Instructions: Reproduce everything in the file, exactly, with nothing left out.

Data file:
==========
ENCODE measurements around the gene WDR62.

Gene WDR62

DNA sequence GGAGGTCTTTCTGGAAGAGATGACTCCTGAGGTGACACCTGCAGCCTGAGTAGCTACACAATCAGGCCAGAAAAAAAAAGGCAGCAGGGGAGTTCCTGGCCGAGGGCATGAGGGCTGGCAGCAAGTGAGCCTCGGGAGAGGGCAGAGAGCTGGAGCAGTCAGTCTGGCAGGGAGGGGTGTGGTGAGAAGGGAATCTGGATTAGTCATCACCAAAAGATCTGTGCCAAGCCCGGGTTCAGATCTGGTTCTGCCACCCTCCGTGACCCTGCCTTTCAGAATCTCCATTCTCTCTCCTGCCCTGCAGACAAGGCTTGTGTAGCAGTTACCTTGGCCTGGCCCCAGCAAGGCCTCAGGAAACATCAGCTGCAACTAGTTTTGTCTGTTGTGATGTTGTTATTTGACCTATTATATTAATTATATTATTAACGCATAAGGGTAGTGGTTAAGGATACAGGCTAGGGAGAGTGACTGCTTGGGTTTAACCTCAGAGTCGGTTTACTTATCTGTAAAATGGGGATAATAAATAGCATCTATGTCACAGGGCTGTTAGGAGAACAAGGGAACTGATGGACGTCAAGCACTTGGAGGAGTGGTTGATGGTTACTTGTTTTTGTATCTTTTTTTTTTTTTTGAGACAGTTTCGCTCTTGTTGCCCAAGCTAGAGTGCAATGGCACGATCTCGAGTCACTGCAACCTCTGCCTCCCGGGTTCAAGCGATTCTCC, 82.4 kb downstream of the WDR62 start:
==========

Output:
ENCODE measurements around the gene WDR62.

Gene WDR62

DNA sequence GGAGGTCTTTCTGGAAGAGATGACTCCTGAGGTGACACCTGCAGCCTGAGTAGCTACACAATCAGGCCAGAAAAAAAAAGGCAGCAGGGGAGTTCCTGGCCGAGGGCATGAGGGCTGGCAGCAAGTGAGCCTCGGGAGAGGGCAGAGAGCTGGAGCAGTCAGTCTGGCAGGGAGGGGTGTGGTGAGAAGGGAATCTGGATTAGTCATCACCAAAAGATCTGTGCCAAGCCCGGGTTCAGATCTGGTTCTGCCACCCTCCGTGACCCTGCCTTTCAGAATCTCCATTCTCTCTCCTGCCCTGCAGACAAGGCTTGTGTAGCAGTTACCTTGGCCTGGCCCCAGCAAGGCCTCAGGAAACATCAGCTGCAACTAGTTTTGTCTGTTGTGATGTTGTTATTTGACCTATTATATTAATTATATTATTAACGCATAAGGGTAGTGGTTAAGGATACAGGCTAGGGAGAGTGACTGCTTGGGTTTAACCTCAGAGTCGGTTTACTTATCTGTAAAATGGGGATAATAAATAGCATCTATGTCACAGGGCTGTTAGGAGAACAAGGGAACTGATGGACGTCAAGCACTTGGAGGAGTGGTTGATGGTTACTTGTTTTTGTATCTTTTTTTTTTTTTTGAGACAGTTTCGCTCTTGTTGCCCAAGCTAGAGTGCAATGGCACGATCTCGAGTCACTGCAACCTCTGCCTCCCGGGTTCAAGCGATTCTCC, 82.4 kb downstream of the WDR62 start: